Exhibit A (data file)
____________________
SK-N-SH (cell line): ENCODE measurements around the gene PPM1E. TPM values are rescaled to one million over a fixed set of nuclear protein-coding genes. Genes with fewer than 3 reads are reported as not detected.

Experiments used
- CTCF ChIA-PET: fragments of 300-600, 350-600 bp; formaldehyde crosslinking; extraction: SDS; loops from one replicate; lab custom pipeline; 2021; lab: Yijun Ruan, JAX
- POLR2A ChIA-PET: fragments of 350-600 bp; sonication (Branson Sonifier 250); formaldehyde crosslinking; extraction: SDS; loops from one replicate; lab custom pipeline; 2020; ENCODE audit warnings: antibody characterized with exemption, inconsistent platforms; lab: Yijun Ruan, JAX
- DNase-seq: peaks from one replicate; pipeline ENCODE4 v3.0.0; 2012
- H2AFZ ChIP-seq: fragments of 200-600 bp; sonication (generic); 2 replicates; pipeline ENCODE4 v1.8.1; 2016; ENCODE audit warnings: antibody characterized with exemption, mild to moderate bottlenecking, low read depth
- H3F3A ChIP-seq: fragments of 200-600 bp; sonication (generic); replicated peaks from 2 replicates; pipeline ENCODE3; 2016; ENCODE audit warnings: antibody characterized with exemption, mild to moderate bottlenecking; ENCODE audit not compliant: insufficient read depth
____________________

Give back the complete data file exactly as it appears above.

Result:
SK-N-SH (cell line): ENCODE measurements around the gene PPM1E. TPM values are rescaled to one million over a fixed set of nuclear protein-coding genes. Genes with fewer than 3 reads are reported as not detected.

Experiments used
- CTCF ChIA-PET: fragments of 300-600, 350-600 bp; formaldehyde crosslinking; extraction: SDS; loops from one replicate; lab custom pipeline; 2021; lab: Yijun Ruan, JAX
- POLR2A ChIA-PET: fragments of 350-600 bp; sonication (Branson Sonifier 250); formaldehyde crosslinking; extraction: SDS; loops from one replicate; lab custom pipeline; 2020; ENCODE audit warnings: antibody characterized with exemption, inconsistent platforms; lab: Yijun Ruan, JAX
- DNase-seq: peaks from one replicate; pipeline ENCODE4 v3.0.0; 2012
- H2AFZ ChIP-seq: fragments of 200-600 bp; sonication (generic); 2 replicates; pipeline ENCODE4 v1.8.1; 2016; ENCODE audit warnings: antibody characterized with exemption, mild to moderate bottlenecking, low read depth
- H3F3A ChIP-seq: fragments of 200-600 bp; sonication (generic); replicated peaks from 2 replicates; pipeline ENCODE3; 2016; ENCODE audit warnings: antibody characterized with exemption, mild to moderate bottlenecking; ENCODE audit not compliant: insufficient read depth